Committing a dietary transgression and then proceeding to go on an eating bender in which you ingest everything but the kitchen sink is called “counterregulatory eating” in the scientific literature. It’s more commonly known as the “what the hell effect” — as in, “ah, what the hell, I may as well finish this off and start fresh tomorrow/next Monday/next month/next year”! How many of you have done this before? I know I have back in the day. •
This may seem backwards, but a lot of times, the stricter you are with your diet and the more you see foods in black-and-white, good-and-bad, the more likely you are to self-sabotage. Adopting a flexible mindset toward your nutrition can help tremendously with feelings of guilt or remorse and moderating portion control. After all, one 150 Calorie cookie is far, far preferable to several thousands of Calories’ worth of extra food, is it not? •
Finally, make sure that your nutrition program is realistic and sustainable. Do you enjoy it? Do you allow for the occasional indulgence? If you don’t like and if it doesn’t make you feel good, then you’re not going to adhere to it for long, after all. •
And remember: nobody ever got fat from ONE cookie! Enjoy the hell out of your treat and move on.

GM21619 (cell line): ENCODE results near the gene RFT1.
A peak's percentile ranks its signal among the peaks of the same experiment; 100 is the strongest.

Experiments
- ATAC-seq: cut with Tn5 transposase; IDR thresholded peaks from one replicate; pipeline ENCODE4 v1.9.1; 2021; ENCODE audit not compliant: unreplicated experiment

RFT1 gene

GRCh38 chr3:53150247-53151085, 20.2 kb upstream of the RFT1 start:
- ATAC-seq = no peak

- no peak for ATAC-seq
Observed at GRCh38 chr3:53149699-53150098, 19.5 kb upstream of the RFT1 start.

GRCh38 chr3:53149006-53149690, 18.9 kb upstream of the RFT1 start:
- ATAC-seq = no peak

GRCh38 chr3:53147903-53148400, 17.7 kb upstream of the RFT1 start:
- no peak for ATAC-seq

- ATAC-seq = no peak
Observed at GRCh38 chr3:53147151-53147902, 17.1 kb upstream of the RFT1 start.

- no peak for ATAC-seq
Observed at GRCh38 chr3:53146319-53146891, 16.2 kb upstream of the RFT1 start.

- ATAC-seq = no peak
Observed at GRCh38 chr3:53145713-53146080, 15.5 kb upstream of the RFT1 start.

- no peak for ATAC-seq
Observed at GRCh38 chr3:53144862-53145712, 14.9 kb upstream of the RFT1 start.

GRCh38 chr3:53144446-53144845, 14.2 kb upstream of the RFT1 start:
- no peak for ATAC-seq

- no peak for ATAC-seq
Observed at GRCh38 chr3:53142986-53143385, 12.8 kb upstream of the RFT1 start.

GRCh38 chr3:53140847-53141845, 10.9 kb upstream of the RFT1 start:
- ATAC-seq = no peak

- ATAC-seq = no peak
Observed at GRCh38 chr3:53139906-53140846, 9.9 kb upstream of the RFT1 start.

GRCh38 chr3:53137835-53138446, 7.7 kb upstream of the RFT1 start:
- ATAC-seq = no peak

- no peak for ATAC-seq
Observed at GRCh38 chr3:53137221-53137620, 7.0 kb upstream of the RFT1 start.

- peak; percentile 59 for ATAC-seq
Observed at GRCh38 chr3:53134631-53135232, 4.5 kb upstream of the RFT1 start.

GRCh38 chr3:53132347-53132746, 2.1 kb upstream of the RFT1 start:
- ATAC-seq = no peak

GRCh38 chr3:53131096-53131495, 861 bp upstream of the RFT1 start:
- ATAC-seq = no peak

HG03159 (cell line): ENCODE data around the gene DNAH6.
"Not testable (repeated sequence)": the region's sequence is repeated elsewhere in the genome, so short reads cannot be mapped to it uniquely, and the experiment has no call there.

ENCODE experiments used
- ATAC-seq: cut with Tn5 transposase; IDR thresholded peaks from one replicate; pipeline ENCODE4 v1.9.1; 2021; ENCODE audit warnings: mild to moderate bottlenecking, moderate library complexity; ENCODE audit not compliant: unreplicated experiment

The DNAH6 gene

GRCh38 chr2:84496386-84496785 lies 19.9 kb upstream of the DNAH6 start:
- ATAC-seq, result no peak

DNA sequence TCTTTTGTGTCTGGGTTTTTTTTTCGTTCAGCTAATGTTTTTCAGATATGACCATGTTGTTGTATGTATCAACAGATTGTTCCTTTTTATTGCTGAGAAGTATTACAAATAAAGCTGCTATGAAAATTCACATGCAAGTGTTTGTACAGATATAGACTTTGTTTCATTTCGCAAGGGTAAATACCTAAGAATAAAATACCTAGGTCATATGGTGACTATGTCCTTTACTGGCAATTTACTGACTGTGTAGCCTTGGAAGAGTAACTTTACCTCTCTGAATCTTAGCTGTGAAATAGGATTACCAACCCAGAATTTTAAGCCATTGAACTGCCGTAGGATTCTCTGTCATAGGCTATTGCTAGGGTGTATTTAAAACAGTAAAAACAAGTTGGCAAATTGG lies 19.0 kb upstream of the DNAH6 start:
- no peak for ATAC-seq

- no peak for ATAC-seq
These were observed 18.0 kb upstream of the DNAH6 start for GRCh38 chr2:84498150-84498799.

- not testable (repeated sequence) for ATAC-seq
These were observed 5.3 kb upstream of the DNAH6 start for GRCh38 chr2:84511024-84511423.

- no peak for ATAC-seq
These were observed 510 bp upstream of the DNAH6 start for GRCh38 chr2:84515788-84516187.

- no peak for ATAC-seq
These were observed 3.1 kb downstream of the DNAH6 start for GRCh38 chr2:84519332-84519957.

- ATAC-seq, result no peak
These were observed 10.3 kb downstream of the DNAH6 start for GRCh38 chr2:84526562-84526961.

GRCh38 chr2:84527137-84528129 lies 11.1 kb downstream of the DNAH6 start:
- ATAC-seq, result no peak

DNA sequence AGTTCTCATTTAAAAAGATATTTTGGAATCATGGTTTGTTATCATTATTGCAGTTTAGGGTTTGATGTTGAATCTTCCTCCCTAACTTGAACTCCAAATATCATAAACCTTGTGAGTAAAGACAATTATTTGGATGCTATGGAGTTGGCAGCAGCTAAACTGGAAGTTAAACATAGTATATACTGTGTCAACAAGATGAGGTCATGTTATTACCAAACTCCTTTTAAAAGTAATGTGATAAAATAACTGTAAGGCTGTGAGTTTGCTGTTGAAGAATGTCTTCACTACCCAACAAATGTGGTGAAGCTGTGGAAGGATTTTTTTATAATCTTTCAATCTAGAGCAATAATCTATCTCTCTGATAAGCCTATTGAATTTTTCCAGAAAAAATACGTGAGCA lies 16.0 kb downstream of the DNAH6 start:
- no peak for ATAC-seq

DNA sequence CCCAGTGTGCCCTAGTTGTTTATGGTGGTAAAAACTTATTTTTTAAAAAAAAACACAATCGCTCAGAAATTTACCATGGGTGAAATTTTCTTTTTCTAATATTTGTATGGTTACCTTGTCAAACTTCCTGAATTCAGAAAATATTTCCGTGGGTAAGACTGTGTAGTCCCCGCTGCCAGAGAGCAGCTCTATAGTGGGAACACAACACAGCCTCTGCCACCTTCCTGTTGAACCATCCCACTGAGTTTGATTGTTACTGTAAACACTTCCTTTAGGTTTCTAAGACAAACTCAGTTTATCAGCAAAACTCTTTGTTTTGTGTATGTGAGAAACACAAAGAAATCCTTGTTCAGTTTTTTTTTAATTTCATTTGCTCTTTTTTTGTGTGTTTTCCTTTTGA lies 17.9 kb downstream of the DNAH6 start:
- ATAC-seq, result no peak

Herman, C. P., & Mack, D. (1975). Restrained and unrestrained eating. Journal of personality, 43(4), 647-660.
Klesges, Robert C.; Isbell, Terry R.; Klesges, Lisa M. (1992). Relationship between dietary restraint, energy intake, physical activity, and body weight: A prospective analysis. Journal of Abnormal Psychology. 101(4): 668-674
Marcus, M. D., Wing, R. R., & Lamparski, D. M. (1985). Binge eating and dietary restraint in obese patients. Addictive behaviors, 10(2), 163-168.
McCann, K. L., Perri, M. G., Nezu, A. M., Lowe, M. R. (1992). An investigation of counterregulatory eating in obese clinic attenders. International Journal of Eating Disorders. 10:461-71.
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